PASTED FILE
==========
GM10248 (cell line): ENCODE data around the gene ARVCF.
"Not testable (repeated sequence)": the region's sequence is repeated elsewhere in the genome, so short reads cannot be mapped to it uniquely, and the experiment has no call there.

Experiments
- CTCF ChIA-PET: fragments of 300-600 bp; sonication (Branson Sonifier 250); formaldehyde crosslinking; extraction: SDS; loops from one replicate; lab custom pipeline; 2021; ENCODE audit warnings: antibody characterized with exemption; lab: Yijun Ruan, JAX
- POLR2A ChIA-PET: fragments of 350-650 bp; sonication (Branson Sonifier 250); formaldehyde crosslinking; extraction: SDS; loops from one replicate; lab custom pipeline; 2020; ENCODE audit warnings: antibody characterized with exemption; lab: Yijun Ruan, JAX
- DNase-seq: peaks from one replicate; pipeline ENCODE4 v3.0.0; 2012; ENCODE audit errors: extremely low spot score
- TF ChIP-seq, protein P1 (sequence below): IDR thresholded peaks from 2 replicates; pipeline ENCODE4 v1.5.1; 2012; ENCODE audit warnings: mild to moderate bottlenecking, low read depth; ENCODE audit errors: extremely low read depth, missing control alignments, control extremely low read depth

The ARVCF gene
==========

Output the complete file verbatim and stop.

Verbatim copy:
GM10248 (cell line): ENCODE data around the gene ARVCF.
"Not testable (repeated sequence)": the region's sequence is repeated elsewhere in the genome, so short reads cannot be mapped to it uniquely, and the experiment has no call there.

Experiments
- CTCF ChIA-PET: fragments of 300-600 bp; sonication (Branson Sonifier 250); formaldehyde crosslinking; extraction: SDS; loops from one replicate; lab custom pipeline; 2021; ENCODE audit warnings: antibody characterized with exemption; lab: Yijun Ruan, JAX
- POLR2A ChIA-PET: fragments of 350-650 bp; sonication (Branson Sonifier 250); formaldehyde crosslinking; extraction: SDS; loops from one replicate; lab custom pipeline; 2020; ENCODE audit warnings: antibody characterized with exemption; lab: Yijun Ruan, JAX
- DNase-seq: peaks from one replicate; pipeline ENCODE4 v3.0.0; 2012; ENCODE audit errors: extremely low spot score
- TF ChIP-seq, protein P1 (sequence below): IDR thresholded peaks from 2 replicates; pipeline ENCODE4 v1.5.1; 2012; ENCODE audit warnings: mild to moderate bottlenecking, low read depth; ENCODE audit errors: extremely low read depth, missing control alignments, control extremely low read depth

The ARVCF gene